committee in four hours of discussions the
previous Monday evening.
Then they heard details of the Nimmo Park
episode in which two Runanga players were
ordered off and four other members of the
side walked off. Th e committee suspended the
group of four for two playing Saturdays and
one of the two ordered off for one Saturday
and placed the other on the caution list.
Runanga representatives raised one question
on refereeing in the game but this was ruled
out of order.
uFood for thought
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Older people are more fearful of
developing dementia than they are of
cancer, a new poll suggests.
Two-thirds of people over the age of 50
fear they will develop the condition, while
just one in 10 said they were frightened of
When 500 adults aged over 50 from
across the United Kingdom were asked
which condition they feared the most, 68%
said dementia and just 9.5% said cancer.
Meanwhile just under 4% said they were
scared of getting a heart condition and
under 1% was concerned about developing
About 800,000 people have dementia in
the United Kingdom but as the population
ages this figure is expected to soar.
Symptoms can include memory loss and
difficulties with thinking, problem-solving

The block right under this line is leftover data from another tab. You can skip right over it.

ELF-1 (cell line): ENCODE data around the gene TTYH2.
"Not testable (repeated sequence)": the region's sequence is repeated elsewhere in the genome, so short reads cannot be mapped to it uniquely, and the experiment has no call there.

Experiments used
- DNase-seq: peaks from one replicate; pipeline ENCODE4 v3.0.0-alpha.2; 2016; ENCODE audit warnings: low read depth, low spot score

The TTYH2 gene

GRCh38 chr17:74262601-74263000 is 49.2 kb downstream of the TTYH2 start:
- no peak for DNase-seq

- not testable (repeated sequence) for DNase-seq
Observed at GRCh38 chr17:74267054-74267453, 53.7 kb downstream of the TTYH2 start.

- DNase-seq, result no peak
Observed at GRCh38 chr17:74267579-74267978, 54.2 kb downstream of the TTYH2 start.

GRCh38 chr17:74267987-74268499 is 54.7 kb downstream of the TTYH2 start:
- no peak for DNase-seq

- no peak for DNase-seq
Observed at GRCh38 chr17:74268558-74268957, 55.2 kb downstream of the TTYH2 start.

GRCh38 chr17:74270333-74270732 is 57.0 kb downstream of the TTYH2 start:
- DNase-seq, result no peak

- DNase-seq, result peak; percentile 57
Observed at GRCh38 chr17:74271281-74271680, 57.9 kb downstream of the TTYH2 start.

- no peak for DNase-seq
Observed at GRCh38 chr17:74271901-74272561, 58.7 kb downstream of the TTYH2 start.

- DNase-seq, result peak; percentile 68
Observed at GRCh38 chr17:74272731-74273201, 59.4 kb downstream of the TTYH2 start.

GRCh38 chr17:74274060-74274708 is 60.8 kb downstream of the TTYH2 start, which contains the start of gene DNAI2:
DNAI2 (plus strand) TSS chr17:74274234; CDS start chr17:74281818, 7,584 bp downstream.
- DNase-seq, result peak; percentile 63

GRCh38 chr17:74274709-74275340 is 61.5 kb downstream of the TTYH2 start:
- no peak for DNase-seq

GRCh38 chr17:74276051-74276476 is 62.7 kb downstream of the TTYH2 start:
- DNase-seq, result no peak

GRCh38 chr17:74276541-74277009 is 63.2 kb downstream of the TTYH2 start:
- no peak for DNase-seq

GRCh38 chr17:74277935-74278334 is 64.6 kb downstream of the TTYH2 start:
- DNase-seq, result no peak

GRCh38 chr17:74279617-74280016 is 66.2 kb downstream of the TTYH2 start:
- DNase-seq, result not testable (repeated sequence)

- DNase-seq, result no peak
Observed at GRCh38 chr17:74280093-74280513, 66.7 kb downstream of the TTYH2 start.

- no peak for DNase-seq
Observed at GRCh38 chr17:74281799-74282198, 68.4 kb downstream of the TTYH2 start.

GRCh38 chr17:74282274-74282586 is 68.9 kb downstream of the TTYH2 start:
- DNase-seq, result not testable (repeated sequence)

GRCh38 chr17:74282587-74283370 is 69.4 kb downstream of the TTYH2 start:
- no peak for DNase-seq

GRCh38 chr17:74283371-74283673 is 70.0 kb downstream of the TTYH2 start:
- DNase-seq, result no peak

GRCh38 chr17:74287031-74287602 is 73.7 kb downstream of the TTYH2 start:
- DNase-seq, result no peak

and language. It occurs when the brain is
damaged by afflictions such as Alzheimer’s
disease or stroke.
“As an increasing number of people are
diagnosed with dementia more people are
seeing the profound impact that it can
have on both the individual as well as the
wider family,” said Paul Green, director of
communications at over-50s company Saga,
which conducted the sur vey.
“However, while these fears are
completely understandable, it ’s important
that education around the condition is
enhanced to give a greater understanding
of the benefits of early diagnosis — and
how this can help those living with the
condition continue to lead fulfilling lives.”
Commenting on the poll Hilary Evans,
director of external affairs at charity
Alzheimer’s Research UK, said: “It’s no
surprise to learn that fear of dementia in
people over 50 is high: dementia affects
over 820,000 people in the UK and we
currently lack treatments to tackle the
“The challenge is to find new ways to treat
and prevent dementia to show there is hope
of taking on dementia and beating it.
“Research holds the answer to this
devastating condition, and with the number
of people affected set to grow as the
population ages, the need for investment in
research has never been more urgent.”
Alison Cook, director of external affairs at
the Alzheimer’s Society charity, said: “ The
possibility of losing the very essence of
what makes you the individual that you are
is a frightening prospect.
“But fear can mean people don’t get
a diagnosis and can often miss the
opportunity to access treatments (which are
only effective for people in the earlier stages
of the condition) and the time to make
important decisions about their future.